Do you believe in luck? What about being at the right place at the right time? Do you think that luck was for everyone else or do you think that you can create your luck? I’ve been thinking about luck lately and almost as if by magic – I received a review copy of Get Lucky: How to Put Planned Serendipity to Work for You and Your Business by Thor Muller (@Tempo) and Lane Becker (@Monstro).
In Get Lucky, Thor Muller and Lane Becker explore the possibility that organizations can actually generate their own good luck. They break their deconstruction of luck into eight primary skills:
- Motion – Luck happens when people interact with unrelated people and environments.
- Preparation – Prepare your mind by filling it with facts, being curious and observant – then being open to anything.
- Divergence – Have the ability and the open mind to use existing resource to create something new.
- Commitment – Use your skill of divergence and combine it with a commitment to something bigger – a passion, a vision or an overall mission. The balance lies in being committed to something big enough for options and specific enough for focus.
- Activation – You can call these intuitive triggers. As it turns out our unconscious brain makes decisions faster than our conscious brain. The key to driving serendipitous events is to know and understand what the triggers are and stock your environment with them.
- Connection – In this chapter, the authors explore how the power of our personal networks and connections can enhance serendipity and solve mysteries.
- Permeability – This is the skill to seamlessly and effortlessly connect with your customers. This is a valuable skill and a double edged sword in that it can catapult a company to fame or failure.
- Attraction – This is really a creation skill. This chapter outlines companies and organizations who focus on creation first and the details later.
Each of these skills builds on the other. As you read through each chapter and the stories that the authors share to illustrate the skill, you can’t help but see how each of their examples has layered elements of each skill built right in.
Get Lucky Draws You In And Holds Your Attention
My intention was to breeze through this book and write a review in about a day. It’s now been well over a week. The reason for this is simple – I keep getting drawn into the stories, the examples and the interesting scientific research that Muller and Becker have pulled together.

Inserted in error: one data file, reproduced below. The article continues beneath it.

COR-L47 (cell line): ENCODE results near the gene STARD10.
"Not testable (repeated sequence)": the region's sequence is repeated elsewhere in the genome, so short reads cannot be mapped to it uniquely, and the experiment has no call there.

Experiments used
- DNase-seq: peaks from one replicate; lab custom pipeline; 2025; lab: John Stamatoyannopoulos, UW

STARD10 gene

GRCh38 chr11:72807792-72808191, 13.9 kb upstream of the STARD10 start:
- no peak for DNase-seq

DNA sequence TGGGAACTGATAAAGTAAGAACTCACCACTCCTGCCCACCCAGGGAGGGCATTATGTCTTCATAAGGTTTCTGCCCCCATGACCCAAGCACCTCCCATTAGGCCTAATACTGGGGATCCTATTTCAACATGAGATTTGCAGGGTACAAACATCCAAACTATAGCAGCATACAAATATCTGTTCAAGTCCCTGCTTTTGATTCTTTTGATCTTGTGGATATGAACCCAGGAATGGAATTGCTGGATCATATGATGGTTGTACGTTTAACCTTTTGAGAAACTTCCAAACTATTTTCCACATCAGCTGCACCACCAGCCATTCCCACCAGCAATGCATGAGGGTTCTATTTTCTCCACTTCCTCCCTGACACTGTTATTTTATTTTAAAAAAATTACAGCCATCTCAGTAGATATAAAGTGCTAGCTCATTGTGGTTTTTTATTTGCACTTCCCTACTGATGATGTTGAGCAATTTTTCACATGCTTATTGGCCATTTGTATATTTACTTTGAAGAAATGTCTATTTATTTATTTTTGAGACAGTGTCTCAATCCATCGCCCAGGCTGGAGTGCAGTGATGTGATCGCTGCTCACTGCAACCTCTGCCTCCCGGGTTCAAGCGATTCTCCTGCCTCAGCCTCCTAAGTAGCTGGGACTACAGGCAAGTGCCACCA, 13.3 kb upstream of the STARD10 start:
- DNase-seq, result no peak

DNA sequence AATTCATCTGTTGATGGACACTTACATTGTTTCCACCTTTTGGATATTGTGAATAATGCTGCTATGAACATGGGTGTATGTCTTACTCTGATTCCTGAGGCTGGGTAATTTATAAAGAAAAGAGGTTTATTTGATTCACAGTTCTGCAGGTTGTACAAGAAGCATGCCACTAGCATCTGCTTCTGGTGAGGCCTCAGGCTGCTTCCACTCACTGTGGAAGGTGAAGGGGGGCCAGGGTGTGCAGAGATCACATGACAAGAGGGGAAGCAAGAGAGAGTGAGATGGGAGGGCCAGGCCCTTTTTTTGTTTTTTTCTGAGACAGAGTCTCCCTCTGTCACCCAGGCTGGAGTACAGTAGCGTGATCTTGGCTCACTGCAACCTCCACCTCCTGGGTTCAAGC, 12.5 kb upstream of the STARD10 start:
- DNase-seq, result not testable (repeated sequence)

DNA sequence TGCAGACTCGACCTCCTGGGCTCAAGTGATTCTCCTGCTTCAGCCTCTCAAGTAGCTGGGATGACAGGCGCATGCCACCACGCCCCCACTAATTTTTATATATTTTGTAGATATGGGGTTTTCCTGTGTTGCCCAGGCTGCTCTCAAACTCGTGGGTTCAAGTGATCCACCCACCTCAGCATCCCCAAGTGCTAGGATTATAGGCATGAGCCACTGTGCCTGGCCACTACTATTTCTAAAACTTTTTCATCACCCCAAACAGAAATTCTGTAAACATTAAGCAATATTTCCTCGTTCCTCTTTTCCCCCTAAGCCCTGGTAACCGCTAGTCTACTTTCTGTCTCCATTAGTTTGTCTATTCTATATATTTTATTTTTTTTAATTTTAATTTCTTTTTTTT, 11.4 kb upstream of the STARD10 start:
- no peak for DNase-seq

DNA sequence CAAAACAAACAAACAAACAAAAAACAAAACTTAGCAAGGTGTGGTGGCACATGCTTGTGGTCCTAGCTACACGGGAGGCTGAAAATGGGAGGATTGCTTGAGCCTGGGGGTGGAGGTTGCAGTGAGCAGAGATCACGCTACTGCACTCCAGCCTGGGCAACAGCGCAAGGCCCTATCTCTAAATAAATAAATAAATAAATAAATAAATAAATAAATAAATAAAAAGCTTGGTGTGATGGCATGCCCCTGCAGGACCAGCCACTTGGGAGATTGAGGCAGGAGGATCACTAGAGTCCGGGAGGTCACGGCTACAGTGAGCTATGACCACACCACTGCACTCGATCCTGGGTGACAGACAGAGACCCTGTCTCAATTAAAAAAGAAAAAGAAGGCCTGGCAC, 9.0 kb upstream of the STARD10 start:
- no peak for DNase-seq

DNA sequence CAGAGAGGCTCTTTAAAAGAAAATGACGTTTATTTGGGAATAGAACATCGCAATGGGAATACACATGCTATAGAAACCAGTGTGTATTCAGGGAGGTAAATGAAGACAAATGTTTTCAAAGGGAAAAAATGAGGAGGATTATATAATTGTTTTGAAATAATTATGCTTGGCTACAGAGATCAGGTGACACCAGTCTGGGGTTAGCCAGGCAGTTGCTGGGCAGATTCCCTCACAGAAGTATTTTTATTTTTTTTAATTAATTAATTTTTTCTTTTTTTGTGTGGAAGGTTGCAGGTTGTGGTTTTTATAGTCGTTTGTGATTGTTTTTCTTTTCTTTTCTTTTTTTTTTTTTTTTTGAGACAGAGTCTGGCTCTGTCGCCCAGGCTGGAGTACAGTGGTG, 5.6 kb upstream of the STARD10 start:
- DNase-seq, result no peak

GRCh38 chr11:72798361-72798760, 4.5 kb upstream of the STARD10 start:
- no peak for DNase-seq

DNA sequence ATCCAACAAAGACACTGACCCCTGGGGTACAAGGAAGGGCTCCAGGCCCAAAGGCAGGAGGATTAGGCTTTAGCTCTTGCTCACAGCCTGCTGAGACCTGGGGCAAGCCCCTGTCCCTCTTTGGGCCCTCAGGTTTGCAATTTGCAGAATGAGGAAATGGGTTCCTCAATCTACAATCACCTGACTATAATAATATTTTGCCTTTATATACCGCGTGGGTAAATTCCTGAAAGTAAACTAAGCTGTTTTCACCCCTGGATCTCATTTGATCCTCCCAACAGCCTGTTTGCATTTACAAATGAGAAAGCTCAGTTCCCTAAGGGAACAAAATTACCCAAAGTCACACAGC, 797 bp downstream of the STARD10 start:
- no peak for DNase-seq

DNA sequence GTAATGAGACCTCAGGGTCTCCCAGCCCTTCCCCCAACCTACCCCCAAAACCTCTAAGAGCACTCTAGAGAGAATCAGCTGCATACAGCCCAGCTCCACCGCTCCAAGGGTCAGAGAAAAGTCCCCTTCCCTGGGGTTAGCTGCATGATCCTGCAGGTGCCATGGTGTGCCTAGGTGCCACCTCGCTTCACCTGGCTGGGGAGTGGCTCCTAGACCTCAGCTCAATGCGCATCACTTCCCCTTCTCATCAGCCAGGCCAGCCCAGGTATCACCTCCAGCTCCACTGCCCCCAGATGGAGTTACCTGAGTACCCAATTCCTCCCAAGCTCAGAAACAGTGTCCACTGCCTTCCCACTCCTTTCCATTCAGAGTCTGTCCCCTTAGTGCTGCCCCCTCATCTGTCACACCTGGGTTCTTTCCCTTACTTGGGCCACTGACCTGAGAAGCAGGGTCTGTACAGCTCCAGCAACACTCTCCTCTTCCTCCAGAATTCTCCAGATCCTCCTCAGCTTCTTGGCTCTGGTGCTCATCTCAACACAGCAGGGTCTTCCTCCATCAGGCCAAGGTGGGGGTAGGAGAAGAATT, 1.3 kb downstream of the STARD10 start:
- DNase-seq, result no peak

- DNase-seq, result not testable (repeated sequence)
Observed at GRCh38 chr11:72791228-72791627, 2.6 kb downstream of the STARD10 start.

If you enjoyed books like Freakonomics and Outliers, then you will eat Get Lucky up with a spoon. It reads like a novel from the perspective of being drawn into a story or a topic. The writing is outstanding, well researched, insightful and easy to understand.
My favorite section in the book has to be the very last section; it’s a sort of appendix of serendipitous events called “Serendipiography.” This is the coolest, most interesting appendix I’ve run across in a long time. It contains a series of quotes from the book and resources that will guide you into deeper more detailed information on what led to the quote or event – many of them were serendipitous – of course.
Who Will Enjoy Get Lucky The Most?
Business book junkies like me will absolutely love this book. It’s fun to read, it’s educational and it will inspire you to create an environment inside your business where luck will bloom.
Business owners and start ups can use the principles in this book to actually make serendipity a more reliable outcome inside their businesses.
Regardless of who you are, you’re going to enjoy Get Lucky. For more information, check out the Get Lucky web site and read their blog. It’s an enjoyable read with excellent examples and insights that will bring more luck into your business and your life.
Another hit to add to your book review hit-list, Ivana!
Phil Greenberg, the late owner of a local Nissan franchise that I worked at many years ago told me this;
“I’d rather be lucky than smart.”
First off, he WAS smart. Secondly, after I digested his statement a bit, it started making sense.
It’s really all about doing the work in business, but being ready for some luck to be thrown your way.
If it happens, great. If not…
This book looks great
The Franchise King®
Hi Joel – you got that right. What I learned from this book was that our brains perceive certain events as “Lucky” but when they parsed this out into it’s smaller compartments – I can see that Luck is a function of creating a structure and an environment that increases the likelihood of experiences that are ultimately perceived as luck or serendipity. I think that is SO COOL.